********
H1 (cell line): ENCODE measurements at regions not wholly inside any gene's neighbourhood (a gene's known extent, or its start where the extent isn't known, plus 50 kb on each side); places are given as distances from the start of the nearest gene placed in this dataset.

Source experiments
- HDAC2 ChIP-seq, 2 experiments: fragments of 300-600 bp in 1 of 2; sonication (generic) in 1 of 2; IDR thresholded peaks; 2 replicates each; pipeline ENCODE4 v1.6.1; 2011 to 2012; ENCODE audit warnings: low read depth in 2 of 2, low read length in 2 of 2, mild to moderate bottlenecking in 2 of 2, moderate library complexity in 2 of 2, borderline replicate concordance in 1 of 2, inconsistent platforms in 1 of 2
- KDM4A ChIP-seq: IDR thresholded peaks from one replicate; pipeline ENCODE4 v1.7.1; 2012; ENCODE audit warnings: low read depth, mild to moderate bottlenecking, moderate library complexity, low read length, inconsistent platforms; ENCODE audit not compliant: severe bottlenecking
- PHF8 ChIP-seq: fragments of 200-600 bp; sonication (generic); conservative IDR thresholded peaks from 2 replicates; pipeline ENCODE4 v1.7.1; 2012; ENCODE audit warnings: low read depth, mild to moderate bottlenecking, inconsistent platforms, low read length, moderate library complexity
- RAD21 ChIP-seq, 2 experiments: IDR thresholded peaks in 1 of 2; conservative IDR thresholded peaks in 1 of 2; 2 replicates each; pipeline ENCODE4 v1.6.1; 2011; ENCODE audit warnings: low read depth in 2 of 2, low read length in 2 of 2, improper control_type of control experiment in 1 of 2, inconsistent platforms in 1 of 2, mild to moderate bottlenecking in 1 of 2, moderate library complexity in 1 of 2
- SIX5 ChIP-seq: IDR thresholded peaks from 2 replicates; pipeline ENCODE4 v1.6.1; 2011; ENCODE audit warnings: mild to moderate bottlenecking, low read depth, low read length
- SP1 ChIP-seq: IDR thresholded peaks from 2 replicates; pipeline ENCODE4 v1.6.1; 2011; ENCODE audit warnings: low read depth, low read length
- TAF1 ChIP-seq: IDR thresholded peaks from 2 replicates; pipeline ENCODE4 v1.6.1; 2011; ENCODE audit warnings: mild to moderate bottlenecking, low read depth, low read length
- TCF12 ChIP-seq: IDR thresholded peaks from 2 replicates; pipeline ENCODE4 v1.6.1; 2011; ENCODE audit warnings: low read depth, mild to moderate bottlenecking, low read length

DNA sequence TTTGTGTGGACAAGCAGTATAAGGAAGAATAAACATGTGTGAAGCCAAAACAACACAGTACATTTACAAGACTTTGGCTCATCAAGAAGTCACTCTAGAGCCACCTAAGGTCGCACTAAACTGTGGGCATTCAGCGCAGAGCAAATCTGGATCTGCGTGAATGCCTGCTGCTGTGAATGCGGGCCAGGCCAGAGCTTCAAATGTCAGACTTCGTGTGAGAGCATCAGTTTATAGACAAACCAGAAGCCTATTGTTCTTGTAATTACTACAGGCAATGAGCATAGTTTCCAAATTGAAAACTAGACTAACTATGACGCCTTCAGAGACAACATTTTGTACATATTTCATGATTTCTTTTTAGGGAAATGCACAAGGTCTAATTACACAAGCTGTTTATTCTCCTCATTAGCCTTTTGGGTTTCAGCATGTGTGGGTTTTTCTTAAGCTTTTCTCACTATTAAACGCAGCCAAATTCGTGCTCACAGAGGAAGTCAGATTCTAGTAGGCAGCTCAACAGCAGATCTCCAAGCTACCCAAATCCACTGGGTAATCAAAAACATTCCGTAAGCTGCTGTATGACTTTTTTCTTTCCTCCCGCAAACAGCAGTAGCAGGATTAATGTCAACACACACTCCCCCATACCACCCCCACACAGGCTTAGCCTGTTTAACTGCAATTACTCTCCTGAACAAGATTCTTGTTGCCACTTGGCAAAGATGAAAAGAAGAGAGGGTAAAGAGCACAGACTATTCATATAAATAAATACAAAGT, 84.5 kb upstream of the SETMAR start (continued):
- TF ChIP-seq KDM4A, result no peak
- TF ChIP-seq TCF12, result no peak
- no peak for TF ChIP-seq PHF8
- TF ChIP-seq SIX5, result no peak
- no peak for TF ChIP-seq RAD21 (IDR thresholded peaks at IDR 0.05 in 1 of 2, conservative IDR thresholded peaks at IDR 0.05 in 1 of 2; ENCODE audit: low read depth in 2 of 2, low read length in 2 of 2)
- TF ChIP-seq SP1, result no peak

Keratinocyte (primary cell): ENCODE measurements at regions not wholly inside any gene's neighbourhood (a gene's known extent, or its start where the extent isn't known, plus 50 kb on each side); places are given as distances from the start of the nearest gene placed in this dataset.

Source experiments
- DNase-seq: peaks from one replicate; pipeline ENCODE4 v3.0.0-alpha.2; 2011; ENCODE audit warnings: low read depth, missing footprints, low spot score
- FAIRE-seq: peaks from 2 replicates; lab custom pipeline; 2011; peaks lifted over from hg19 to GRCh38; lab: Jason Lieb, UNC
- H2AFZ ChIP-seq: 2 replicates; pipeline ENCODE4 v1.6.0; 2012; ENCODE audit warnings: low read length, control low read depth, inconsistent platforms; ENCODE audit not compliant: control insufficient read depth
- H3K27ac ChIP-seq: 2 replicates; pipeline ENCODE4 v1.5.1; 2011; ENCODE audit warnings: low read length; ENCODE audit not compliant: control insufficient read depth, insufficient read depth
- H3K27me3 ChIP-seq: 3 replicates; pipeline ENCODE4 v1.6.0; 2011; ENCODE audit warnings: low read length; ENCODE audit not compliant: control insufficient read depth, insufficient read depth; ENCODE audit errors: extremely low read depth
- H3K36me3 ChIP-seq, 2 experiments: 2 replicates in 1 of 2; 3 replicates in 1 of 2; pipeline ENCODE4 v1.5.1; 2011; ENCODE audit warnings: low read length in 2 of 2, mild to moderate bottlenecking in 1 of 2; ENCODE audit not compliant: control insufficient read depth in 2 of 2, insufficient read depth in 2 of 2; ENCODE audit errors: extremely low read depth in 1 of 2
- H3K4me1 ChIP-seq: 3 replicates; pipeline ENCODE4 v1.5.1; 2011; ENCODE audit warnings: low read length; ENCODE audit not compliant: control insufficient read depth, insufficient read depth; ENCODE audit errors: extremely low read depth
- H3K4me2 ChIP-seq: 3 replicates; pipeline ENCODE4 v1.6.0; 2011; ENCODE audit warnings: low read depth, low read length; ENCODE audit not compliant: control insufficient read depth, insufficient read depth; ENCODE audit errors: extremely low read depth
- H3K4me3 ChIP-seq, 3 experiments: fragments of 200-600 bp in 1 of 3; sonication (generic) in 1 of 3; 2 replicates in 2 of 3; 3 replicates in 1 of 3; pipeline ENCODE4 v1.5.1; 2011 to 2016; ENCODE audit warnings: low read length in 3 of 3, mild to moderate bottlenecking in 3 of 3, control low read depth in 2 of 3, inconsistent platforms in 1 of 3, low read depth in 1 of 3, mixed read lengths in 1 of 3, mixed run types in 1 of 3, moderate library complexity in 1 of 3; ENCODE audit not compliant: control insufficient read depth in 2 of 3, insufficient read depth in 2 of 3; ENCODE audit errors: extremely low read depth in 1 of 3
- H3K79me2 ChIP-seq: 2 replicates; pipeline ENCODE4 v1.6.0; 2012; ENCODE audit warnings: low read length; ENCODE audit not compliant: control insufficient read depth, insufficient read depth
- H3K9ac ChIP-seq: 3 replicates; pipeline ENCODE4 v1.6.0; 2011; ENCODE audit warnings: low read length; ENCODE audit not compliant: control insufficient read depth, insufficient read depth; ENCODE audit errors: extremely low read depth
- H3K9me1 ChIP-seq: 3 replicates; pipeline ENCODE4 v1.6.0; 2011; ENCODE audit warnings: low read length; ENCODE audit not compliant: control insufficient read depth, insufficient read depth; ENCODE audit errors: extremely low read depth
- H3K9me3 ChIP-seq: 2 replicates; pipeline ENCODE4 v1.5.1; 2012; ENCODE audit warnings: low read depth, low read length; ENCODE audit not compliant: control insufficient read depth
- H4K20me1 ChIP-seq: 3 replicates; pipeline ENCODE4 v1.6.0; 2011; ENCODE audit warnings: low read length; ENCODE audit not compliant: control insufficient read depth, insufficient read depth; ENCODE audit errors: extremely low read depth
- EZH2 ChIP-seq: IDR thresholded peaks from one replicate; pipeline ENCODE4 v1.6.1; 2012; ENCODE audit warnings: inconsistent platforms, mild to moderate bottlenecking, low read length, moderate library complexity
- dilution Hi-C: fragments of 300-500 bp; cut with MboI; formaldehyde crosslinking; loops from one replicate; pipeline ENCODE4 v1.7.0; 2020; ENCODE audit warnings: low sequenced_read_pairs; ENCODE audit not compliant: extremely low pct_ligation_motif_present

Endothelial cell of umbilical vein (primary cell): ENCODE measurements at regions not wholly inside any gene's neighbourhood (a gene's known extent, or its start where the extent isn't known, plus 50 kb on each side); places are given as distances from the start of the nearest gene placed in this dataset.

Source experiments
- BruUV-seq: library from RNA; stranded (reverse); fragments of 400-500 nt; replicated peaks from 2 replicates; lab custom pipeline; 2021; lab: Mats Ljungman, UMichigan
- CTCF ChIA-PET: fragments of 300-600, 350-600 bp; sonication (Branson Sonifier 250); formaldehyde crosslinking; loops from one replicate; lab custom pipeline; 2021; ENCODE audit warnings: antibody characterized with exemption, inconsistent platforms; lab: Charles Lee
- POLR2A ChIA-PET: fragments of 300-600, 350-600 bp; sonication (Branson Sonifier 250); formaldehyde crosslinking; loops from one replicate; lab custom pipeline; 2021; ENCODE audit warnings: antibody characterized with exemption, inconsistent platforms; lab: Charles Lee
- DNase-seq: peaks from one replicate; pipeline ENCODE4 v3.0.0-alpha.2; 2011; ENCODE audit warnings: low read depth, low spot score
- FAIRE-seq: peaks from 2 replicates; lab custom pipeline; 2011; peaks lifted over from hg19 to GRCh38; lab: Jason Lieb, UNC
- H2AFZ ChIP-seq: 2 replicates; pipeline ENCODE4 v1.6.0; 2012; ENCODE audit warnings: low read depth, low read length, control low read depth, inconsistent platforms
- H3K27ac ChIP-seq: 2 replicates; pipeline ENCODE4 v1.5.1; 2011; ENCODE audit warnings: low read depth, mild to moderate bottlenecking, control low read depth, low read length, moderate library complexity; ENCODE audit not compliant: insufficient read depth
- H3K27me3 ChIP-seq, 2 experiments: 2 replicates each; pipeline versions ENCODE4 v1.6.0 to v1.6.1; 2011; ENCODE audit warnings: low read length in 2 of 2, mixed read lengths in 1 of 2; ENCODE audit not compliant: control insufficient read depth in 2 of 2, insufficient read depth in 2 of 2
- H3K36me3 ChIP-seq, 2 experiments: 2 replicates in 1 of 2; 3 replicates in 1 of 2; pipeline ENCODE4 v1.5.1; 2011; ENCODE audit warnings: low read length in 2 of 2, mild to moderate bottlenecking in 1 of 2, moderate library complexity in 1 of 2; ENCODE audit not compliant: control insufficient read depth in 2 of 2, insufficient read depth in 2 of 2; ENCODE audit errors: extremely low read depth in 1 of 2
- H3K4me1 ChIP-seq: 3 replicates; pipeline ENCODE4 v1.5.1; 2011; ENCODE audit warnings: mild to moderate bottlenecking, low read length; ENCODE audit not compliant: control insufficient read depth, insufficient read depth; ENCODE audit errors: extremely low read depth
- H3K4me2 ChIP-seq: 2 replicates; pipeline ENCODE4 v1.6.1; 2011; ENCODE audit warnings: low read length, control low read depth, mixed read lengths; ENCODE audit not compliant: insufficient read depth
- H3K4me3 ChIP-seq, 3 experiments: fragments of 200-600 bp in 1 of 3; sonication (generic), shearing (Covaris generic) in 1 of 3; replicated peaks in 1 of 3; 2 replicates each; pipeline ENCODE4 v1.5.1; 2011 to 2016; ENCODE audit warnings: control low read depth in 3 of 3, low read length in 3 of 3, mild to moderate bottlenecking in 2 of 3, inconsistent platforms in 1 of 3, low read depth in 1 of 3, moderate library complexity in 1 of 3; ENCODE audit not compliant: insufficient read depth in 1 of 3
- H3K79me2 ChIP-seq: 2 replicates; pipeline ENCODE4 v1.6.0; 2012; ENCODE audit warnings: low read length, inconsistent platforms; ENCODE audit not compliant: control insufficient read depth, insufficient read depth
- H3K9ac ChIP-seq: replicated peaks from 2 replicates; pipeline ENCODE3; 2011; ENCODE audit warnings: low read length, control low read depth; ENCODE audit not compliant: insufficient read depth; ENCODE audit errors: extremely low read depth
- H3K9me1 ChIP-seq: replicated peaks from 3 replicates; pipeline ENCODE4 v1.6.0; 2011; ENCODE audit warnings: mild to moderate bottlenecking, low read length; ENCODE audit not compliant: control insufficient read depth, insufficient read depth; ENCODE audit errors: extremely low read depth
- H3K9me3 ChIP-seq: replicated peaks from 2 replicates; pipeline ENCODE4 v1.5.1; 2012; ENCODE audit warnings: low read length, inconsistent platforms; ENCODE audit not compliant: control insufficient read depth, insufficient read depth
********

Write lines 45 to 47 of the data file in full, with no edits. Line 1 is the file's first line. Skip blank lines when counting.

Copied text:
- H3K27me3 ChIP-seq, 2 experiments: 2 replicates each; pipeline versions ENCODE4 v1.6.0 to v1.6.1; 2011; ENCODE audit warnings: low read length in 2 of 2, mixed read lengths in 1 of 2; ENCODE audit not compliant: control insufficient read depth in 2 of 2, insufficient read depth in 2 of 2
- H3K36me3 ChIP-seq, 2 experiments: 2 replicates in 1 of 2; 3 replicates in 1 of 2; pipeline ENCODE4 v1.5.1; 2011; ENCODE audit warnings: low read length in 2 of 2, mild to moderate bottlenecking in 1 of 2, moderate library complexity in 1 of 2; ENCODE audit not compliant: control insufficient read depth in 2 of 2, insufficient read depth in 2 of 2; ENCODE audit errors: extremely low read depth in 1 of 2
- H3K4me1 ChIP-seq: 3 replicates; pipeline ENCODE4 v1.5.1; 2011; ENCODE audit warnings: mild to moderate bottlenecking, low read length; ENCODE audit not compliant: control insufficient read depth, insufficient read depth; ENCODE audit errors: extremely low read depth